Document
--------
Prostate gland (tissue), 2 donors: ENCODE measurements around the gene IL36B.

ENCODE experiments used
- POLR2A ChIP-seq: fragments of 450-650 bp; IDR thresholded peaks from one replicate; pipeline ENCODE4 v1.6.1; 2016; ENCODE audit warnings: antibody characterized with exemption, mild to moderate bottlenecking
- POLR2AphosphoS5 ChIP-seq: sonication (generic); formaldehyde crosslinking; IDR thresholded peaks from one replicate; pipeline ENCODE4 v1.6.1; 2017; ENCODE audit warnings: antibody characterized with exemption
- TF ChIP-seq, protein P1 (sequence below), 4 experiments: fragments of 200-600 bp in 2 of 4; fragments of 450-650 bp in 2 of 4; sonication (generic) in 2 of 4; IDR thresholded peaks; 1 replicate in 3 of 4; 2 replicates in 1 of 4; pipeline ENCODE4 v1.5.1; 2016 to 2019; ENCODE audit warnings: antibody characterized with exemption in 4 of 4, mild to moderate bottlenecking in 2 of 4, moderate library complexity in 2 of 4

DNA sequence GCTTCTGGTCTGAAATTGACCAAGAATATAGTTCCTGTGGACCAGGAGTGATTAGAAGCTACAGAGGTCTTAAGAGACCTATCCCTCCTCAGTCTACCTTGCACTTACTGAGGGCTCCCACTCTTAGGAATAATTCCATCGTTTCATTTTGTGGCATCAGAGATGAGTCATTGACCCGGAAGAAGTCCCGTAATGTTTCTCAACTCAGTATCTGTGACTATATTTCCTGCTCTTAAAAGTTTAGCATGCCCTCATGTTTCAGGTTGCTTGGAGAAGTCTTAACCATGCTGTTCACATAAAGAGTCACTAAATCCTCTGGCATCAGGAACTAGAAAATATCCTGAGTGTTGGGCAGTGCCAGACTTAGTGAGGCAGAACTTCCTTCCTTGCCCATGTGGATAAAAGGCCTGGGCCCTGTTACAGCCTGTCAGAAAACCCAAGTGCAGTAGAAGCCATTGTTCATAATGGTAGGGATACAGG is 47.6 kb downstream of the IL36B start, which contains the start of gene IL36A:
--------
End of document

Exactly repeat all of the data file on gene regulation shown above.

Prostate gland (tissue), 2 donors: ENCODE measurements around the gene IL36B.

ENCODE experiments used
- POLR2A ChIP-seq: fragments of 450-650 bp; IDR thresholded peaks from one replicate; pipeline ENCODE4 v1.6.1; 2016; ENCODE audit warnings: antibody characterized with exemption, mild to moderate bottlenecking
- POLR2AphosphoS5 ChIP-seq: sonication (generic); formaldehyde crosslinking; IDR thresholded peaks from one replicate; pipeline ENCODE4 v1.6.1; 2017; ENCODE audit warnings: antibody characterized with exemption
- TF ChIP-seq, protein P1 (sequence below), 4 experiments: fragments of 200-600 bp in 2 of 4; fragments of 450-650 bp in 2 of 4; sonication (generic) in 2 of 4; IDR thresholded peaks; 1 replicate in 3 of 4; 2 replicates in 1 of 4; pipeline ENCODE4 v1.5.1; 2016 to 2019; ENCODE audit warnings: antibody characterized with exemption in 4 of 4, mild to moderate bottlenecking in 2 of 4, moderate library complexity in 2 of 4

DNA sequence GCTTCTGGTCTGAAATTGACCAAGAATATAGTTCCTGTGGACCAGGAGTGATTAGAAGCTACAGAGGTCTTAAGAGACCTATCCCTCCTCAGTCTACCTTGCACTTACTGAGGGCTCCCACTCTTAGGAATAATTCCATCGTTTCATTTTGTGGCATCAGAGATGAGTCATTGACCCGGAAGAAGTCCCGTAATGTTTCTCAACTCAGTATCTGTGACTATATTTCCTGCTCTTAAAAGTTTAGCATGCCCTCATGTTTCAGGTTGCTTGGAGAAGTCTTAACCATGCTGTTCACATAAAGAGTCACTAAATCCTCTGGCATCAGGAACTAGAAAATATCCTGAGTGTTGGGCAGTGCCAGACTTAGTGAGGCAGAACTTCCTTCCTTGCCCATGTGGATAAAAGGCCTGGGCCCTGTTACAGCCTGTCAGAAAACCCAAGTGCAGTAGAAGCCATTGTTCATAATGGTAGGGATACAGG is 47.6 kb downstream of the IL36B start, which contains the start of gene IL36A: